Friday, June 26, 2020


Not actually Erin.
& is used with permission.
As I said previously, Dunbar's Number is the number of active relationships humans can sustain, and therefore anyone within that number is someone we care about. and is effectively part of our tribe. Anyone outside that number is at best someone we don't care about, and at worst is regarded as a competitor for scarce resources. It therefore follows that humans will find ways to relate to those people within their monkeysphere, and we do that in a manner known as groupness.

What Is Groupness?
The term was coined by social psychologist Henri Tajfel who stated that various animals, including humans, form in groups with common characteristics. Among humans, these characteristics are:
  1. People within the group share common rituals and norms. This means that there is a shared sense of what is allowed within the group and what is not, and that there are some tasks which everyone does and some tasks which fall to certain people, like elders.
  2.  A common understanding of history and purpose. The group has been together long enough to have shared stories or in-jokes that outsiders are not privy to or wouldn't understand, and everyone within the group shares a common ideal.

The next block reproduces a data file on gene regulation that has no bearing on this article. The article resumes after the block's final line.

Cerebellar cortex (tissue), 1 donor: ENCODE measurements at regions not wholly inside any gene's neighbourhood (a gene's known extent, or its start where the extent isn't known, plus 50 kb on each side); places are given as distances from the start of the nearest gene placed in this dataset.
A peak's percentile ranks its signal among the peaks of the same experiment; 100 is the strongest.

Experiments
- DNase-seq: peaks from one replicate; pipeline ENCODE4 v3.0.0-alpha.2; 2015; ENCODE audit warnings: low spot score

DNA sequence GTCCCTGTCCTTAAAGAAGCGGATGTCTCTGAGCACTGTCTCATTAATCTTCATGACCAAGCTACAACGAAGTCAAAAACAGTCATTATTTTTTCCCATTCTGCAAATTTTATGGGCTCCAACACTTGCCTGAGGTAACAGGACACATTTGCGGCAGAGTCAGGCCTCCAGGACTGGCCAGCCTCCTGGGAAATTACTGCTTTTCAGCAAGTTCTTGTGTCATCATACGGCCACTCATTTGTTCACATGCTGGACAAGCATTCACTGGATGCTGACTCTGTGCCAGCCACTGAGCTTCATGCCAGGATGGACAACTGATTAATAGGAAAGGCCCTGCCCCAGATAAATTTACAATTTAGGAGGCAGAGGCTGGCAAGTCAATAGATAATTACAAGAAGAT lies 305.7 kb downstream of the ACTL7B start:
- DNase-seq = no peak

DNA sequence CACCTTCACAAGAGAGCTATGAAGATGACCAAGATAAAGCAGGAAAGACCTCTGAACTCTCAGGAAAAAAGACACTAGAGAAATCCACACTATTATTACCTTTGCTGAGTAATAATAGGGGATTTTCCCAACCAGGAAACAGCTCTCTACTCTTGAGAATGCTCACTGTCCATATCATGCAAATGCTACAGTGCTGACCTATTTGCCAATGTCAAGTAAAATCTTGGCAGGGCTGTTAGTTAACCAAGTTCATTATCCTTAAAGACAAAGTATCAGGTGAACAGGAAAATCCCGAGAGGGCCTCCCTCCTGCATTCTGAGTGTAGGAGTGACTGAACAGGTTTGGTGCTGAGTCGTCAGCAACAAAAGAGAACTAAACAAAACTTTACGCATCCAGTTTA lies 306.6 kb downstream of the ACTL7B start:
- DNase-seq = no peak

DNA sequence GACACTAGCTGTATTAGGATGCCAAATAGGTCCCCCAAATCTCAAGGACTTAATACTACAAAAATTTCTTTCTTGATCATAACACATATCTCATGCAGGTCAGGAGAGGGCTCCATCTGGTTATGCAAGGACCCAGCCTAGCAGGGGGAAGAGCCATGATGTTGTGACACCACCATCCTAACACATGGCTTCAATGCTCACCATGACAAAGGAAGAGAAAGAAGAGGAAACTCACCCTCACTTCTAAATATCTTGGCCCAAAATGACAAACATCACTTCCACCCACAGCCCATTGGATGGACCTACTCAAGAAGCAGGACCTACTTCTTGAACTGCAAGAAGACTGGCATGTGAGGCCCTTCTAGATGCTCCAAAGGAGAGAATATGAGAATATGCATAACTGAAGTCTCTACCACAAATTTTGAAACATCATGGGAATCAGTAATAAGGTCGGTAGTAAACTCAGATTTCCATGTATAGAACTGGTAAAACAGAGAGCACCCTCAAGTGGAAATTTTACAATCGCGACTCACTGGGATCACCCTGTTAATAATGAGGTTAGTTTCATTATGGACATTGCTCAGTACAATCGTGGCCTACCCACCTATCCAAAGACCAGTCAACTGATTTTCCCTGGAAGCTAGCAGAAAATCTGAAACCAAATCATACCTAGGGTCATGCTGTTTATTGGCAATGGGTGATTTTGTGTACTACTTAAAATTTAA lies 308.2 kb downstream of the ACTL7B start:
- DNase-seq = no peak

3. The ability of members to sustain the group through challenges. Not only does this mean group effectiveness in overcoming obstacles, but it also means that the group pulls together under stress and members look out for one another as an example. 
Let's examine the groupness of preppers.
  • We all have emergency supplies which we own and maintain, and we have disaster plans which we refine and practice. That's our norm. 
  • When we see someone in our group making a mistake, like engaging in unsafe behavior or buying improper gear or giving bad advice, we correct them. If we see an incorrect depiction of preppers in the media, we ridicule it. That's one of our common rituals.
  • Some of us are very vocal about preparedness and we all have strong opinions, but we generally leave the task of teaching to those of us who are eloquent, responsible and have some degree of respect within the group. 
  • Our common purpose is, of course, to prepare ourselves and others for emergencies so that we can all survive.